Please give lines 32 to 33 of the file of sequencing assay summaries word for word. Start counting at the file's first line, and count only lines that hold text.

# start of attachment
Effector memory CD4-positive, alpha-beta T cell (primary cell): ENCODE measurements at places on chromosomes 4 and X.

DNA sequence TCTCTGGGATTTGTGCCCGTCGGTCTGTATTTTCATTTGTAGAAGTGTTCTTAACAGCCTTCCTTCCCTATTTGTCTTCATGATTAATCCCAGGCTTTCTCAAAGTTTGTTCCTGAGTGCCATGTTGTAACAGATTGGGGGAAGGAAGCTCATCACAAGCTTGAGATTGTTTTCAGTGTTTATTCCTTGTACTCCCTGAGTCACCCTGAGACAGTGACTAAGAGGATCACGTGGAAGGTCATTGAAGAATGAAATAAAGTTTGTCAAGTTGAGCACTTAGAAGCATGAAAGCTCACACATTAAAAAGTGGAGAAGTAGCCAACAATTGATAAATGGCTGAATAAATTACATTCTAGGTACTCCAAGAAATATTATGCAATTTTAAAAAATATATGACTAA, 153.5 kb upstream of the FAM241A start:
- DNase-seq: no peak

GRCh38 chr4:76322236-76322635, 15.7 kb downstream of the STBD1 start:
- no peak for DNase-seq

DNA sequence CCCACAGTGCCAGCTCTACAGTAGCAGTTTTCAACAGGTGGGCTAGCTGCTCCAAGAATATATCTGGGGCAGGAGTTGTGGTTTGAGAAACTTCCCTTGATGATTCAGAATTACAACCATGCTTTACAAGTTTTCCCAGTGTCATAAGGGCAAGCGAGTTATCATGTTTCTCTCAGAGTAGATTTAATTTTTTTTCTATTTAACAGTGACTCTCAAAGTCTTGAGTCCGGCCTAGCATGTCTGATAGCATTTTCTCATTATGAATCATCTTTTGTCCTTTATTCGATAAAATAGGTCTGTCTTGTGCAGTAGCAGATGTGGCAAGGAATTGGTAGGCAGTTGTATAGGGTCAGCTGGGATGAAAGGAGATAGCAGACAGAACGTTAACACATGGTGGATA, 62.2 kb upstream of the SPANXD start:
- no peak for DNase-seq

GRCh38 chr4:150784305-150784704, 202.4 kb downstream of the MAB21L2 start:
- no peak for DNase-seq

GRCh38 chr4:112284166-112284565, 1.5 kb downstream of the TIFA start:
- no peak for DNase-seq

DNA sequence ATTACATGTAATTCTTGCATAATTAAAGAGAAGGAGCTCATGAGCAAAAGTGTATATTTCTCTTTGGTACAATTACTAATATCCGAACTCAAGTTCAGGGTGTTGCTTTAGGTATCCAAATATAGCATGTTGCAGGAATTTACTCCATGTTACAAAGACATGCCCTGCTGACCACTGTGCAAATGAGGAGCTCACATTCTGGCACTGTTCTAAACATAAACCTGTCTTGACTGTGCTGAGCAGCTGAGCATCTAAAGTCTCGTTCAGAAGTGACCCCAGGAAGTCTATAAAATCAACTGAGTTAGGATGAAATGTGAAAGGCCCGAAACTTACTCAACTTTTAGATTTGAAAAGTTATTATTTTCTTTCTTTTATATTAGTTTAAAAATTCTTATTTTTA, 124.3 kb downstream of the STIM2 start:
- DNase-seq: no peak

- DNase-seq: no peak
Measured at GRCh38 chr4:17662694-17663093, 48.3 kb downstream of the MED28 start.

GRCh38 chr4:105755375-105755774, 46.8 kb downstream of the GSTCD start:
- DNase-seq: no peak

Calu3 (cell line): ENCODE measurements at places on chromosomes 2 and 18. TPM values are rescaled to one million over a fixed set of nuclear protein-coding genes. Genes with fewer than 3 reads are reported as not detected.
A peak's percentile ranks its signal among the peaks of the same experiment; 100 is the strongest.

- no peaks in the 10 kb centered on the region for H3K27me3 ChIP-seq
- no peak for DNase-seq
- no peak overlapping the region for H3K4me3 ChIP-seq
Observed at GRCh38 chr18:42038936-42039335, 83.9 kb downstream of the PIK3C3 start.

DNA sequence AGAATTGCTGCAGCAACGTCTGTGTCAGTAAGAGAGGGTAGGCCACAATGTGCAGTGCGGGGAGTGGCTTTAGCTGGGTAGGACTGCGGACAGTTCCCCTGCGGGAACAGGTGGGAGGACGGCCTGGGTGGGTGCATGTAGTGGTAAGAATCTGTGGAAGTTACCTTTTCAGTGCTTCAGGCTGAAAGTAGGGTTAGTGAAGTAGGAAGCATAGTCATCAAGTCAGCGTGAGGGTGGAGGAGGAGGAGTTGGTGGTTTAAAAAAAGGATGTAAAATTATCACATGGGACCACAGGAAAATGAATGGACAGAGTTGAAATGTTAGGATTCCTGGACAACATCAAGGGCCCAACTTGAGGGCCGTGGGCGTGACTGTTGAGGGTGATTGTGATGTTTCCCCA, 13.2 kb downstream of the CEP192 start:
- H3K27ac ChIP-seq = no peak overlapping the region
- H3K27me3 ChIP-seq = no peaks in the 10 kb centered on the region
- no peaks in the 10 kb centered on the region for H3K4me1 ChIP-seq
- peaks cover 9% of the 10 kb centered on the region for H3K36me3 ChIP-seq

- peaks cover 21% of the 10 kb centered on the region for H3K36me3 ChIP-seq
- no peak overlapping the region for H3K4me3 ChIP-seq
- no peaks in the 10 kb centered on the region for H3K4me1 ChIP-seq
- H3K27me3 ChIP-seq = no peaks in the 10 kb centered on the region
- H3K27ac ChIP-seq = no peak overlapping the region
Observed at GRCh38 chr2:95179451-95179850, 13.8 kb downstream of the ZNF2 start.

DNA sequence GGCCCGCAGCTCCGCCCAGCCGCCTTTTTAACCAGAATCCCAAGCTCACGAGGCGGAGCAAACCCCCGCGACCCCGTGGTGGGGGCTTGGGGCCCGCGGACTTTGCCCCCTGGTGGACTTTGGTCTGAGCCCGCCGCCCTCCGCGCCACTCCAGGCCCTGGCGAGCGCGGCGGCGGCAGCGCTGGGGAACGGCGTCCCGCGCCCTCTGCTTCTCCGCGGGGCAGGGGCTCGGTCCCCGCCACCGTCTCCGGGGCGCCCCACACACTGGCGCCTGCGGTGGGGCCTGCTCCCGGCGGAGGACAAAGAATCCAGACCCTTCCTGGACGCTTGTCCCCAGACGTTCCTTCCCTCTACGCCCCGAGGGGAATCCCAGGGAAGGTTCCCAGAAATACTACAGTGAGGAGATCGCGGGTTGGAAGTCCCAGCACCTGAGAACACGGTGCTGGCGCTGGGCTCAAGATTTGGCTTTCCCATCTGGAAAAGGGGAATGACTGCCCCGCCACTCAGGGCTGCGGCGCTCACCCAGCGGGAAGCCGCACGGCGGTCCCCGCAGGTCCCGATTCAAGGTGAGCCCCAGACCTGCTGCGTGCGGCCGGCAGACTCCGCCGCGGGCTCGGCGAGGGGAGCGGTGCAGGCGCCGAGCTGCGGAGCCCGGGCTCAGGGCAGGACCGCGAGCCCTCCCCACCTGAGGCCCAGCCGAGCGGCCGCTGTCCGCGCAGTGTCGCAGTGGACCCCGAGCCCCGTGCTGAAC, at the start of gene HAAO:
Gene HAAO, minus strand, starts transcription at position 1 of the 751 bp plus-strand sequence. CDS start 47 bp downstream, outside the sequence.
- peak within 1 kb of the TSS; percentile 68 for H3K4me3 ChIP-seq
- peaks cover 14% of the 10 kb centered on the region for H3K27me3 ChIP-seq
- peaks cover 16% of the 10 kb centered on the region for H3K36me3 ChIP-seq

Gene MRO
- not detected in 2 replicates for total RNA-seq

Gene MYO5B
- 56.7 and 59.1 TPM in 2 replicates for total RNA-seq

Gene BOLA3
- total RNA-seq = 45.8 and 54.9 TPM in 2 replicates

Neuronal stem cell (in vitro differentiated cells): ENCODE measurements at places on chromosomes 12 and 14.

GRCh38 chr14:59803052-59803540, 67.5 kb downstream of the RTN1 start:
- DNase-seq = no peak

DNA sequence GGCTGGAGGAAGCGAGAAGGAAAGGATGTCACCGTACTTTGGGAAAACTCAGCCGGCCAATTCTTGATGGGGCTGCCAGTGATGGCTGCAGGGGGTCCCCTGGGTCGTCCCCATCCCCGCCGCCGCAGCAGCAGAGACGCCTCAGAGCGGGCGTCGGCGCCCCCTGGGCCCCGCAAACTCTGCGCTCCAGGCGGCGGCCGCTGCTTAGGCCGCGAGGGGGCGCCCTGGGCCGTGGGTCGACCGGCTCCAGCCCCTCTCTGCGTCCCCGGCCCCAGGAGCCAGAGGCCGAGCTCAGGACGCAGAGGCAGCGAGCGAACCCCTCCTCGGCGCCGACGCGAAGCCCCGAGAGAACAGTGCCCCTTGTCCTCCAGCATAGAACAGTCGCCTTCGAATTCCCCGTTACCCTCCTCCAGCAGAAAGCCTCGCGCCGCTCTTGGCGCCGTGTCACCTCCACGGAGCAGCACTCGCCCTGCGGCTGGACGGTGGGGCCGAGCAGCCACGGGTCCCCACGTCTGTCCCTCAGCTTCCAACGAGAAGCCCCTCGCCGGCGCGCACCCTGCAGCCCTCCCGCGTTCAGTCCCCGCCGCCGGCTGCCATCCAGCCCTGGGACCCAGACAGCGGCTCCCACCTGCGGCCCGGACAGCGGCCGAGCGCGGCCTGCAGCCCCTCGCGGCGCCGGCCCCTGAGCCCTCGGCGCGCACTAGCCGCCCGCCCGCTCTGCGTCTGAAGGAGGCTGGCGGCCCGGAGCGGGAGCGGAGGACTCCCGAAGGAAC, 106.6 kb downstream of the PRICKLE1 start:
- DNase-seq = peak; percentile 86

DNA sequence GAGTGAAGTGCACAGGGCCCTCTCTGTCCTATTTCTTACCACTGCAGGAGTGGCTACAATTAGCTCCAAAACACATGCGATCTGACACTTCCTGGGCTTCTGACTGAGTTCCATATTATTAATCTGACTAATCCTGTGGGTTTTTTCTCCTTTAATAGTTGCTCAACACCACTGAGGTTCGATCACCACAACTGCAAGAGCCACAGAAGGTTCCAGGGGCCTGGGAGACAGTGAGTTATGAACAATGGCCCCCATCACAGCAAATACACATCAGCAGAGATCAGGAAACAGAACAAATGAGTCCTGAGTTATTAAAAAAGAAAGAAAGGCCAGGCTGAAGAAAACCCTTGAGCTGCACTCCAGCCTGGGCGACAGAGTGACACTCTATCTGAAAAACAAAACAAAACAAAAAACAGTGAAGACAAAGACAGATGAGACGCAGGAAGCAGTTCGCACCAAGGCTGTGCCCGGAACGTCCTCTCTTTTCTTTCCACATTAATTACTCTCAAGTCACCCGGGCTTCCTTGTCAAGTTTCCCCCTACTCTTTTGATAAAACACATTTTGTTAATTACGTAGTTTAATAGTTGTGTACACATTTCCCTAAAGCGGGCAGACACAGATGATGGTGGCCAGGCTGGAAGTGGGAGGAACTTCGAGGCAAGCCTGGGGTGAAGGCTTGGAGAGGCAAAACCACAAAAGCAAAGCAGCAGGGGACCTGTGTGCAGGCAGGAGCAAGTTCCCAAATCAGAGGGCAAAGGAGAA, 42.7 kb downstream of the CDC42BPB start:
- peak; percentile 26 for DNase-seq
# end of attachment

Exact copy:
- H3K27me3 ChIP-seq = no peaks in the 10 kb centered on the region
- H3K27ac ChIP-seq = no peak overlapping the region